Sunday, September 28, 2008
Lots Of Stories To Follow For The ESPN on ABC Crew
The biggest challenge of The Chase format has continued to be tough for the ESPN on ABC gang to handle. Suddenly, the TV crew has two storylines to deal with for the entire event. Sunday at Kansas, this issue was certainly front-and-center.
Trying to serve two masters is tough. From the drop of the green flag the network skipped back-and-forth between the Chase and the race. The results were not very pretty.
Allen Bestwick led a strong pre-race show that ran the gamut of topics and used Brad Daugherty and Rusty Wallace in a very effective manner. It included an interview from the Infield Pit Studio with Jack Roush. Bestwick also brought-in Dale Jarrett and Andy Petree for commentary.
Dr. Jerry Punch took the ball and ran with it once the race began, but it was the direction of the telecast that made it tough to watch early-on. Skipping the rest of the field and concentrating on The Chasers was tough for fans of the other 30 cars.
The first field recap was done with only The Chasers. Those cars were already highlighted on the scoring crawl and many were simply mired in the back of the pack. Fans really needed to get a full field summary, which has been the weakness of this TV crew in The Chase.
Bestwick presented video highlights at times during the race, but that is not the same. Once again, NASCAR fans who wanted to follow a team not in The Chase were motivated to move to the Internet, radio or DirecTV for more information. Perhaps, that was not the original aim of The Chase format.
Pit road proved to be a crucial location for action and ESPN struggled with the correct camera shots. The triple split was often not used and many incidents on pit road that should have been followed-up live were done through replays. Breaking the pre-arranged format and covering the action as it happens continues to be tough to do.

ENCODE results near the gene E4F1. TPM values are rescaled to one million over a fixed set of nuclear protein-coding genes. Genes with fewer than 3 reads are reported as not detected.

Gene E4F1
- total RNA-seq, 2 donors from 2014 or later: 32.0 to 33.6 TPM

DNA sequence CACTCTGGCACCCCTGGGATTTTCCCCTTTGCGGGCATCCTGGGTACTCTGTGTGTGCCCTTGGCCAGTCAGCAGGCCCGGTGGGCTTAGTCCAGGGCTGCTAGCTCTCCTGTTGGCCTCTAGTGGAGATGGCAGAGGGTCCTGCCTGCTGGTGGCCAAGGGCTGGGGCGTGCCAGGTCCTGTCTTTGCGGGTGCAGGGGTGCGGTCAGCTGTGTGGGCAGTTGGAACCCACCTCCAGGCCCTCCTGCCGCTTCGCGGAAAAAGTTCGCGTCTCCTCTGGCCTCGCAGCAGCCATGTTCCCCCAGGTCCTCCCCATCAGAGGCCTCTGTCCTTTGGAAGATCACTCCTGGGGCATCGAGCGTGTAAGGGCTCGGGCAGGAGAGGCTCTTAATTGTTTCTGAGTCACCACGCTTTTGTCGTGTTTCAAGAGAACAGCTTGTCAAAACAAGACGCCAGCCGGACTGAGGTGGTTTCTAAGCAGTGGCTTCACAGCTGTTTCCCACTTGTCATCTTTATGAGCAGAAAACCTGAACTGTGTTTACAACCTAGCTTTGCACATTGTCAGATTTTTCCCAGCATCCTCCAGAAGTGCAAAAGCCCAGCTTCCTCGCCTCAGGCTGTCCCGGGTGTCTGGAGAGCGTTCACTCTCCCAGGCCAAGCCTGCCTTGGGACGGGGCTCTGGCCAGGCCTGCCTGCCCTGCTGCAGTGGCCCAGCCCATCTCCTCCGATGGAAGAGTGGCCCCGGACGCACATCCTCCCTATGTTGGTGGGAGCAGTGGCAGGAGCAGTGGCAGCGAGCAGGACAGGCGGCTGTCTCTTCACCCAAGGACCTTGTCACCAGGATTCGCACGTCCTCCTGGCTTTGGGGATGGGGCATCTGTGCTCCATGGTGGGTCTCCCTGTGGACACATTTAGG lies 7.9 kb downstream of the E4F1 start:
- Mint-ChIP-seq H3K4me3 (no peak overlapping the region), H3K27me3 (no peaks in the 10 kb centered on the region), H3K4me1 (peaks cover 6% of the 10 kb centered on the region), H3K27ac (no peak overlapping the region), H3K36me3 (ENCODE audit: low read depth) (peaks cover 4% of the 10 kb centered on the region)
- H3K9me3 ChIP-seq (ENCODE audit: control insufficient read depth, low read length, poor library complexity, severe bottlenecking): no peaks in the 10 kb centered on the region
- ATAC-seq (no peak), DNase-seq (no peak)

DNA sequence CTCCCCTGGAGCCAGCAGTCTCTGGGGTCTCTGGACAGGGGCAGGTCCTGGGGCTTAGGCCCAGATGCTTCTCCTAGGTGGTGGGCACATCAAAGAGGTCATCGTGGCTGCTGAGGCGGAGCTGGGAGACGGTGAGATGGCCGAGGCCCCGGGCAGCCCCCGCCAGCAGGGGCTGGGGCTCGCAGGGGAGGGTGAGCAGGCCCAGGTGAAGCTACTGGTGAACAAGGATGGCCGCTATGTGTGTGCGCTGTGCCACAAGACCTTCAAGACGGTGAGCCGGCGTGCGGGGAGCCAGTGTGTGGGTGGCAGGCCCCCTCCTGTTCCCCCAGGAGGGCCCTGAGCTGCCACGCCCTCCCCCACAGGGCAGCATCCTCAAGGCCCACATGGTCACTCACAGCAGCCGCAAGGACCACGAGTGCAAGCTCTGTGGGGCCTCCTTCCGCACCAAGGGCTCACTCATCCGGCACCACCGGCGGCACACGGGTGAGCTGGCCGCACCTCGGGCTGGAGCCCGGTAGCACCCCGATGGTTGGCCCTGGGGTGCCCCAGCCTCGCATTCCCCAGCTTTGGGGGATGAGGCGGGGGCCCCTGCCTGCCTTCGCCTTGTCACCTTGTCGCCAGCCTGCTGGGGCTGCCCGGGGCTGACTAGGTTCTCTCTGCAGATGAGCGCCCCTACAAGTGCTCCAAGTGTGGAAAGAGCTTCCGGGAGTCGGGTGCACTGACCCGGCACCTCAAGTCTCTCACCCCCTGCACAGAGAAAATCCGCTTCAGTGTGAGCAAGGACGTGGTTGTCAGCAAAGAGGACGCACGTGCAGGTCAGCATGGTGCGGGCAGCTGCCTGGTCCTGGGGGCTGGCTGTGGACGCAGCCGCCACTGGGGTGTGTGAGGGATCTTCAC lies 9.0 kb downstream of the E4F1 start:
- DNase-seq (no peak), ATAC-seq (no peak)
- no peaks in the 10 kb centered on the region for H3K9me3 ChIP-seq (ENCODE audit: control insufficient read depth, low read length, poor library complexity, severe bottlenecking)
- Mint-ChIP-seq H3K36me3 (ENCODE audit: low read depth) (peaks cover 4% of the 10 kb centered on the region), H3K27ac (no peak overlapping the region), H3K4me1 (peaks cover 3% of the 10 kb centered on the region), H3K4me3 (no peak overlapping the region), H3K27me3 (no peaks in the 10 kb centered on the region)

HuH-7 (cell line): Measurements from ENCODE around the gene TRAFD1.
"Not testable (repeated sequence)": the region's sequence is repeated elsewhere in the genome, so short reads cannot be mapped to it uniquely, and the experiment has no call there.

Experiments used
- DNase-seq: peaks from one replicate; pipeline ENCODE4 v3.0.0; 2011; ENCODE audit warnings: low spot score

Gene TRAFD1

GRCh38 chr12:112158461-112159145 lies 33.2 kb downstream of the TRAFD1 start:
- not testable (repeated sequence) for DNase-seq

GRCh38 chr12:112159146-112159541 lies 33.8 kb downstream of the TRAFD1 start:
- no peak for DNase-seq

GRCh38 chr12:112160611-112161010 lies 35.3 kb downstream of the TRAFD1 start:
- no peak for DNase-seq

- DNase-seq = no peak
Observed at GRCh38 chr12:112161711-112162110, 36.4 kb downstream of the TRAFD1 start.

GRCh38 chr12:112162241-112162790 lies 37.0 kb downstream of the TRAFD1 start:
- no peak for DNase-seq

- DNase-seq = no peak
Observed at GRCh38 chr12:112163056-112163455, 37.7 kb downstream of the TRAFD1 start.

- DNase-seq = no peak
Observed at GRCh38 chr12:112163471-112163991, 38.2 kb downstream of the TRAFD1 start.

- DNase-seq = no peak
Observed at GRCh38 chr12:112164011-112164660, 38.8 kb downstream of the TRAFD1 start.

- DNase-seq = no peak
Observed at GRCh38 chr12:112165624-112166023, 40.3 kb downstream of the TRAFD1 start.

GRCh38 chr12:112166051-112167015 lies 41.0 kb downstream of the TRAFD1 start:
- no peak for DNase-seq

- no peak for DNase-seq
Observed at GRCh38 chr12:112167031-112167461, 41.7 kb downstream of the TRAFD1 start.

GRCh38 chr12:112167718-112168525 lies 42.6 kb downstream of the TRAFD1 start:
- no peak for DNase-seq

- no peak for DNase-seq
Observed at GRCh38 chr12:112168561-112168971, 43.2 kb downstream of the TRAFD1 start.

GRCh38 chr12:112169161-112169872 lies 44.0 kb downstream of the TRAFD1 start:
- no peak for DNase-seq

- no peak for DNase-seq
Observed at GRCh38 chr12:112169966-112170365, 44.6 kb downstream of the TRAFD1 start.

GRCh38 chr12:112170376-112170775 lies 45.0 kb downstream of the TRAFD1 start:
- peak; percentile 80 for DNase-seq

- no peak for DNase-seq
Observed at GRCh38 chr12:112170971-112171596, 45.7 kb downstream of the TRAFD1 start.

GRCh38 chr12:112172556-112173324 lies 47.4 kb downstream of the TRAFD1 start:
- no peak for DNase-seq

The pit reporters were aggressive and informative once the race began. There was a renewed emphasis on allowing them to talk during green flag racing and not just during pit stops or after incidents. The result was good information, but unfortunately it was tough to put in context.
It was clear once again that the emphasis was going to be on presenting The Chasers and tolerating the racers. Stories that included Chase cars were told in detail and followed-up. Stories from the rest of the field, including those of Casey Mears, Elliott Sadler and Scott Riggs were not.
Just like the reality that trying to serve the "casual fans" last season did not work, this approach of featuring The Chase cars is also not working. Fans do not change their loyalties just because a driver did not make The Chase. Deciding to update and focus on only twelve drivers when 42 were running is not making the grade.
Bestwick again appeared during breaks in the action to lead discussions with all of the analysts, but then the telecast was once again turned-over to Punch for the play-by-play. This transition often resulted in a change from excited and animated conversation to the now familiar low-key approach of Punch.
Over-and-over again, Punch asked questions and made comments rather than call the action on the track and leave the analysis to Petree and Jarrett. The result was another race with no memorable moments of commentary or excitement.
ESPN once again made good pictures and delivered good sound. The network played seemingly random "bumper" music going into the commercials, even as the natural sound of 43 Sprint Cup Series cars boomed in the background. There was no theme to these selections, and this element really cheapened the program.
While viewers may see Draft Track next week in Talladega, the ESPN gang left it on the shelf for Kansas. This was one of a series of good decisions on this Sunday. Tim Brewer and the Tech Center did not interfere with this program and the Infield Pit Center gang was limited to being on-camera only under caution.
The commercial breaks did not cause any problems and viewers were well-served with the limited promos inside of the live race. ESPN also used some additional live radio traffic between crew chiefs and drivers. This is what fans want to hear, not the recorded and edited playbacks the network is now famous for doing.
At the end, the final few laps could have added a memorable moment to the ESPN NASCAR resume. Instead, TV viewers will probably be hearing the MRN radio call when the highlights are shown. Punch let Petree and Jarrett call the last two laps and never inserted himself to cap the race with an exciting call.
An extended post-race worked well to let the drivers talk about the afternoon in a casual manner. The pit reporters again did a good job of chasing down the stories and interviews to fill this thirty minute timeslot. Shannon Spake faced-off with a non-cooperative Kyle Busch and stood her ground. Next time, she may have some slightly better questions ready for the moody driver.
Closing out the program with Bestwick and the Infield Pit Studio crew allowed viewers to get at least a fundamental understanding of what happened to several teams in the race. Next week at Talladega should be another challenge to mix the race with The Chase for this TV crew.
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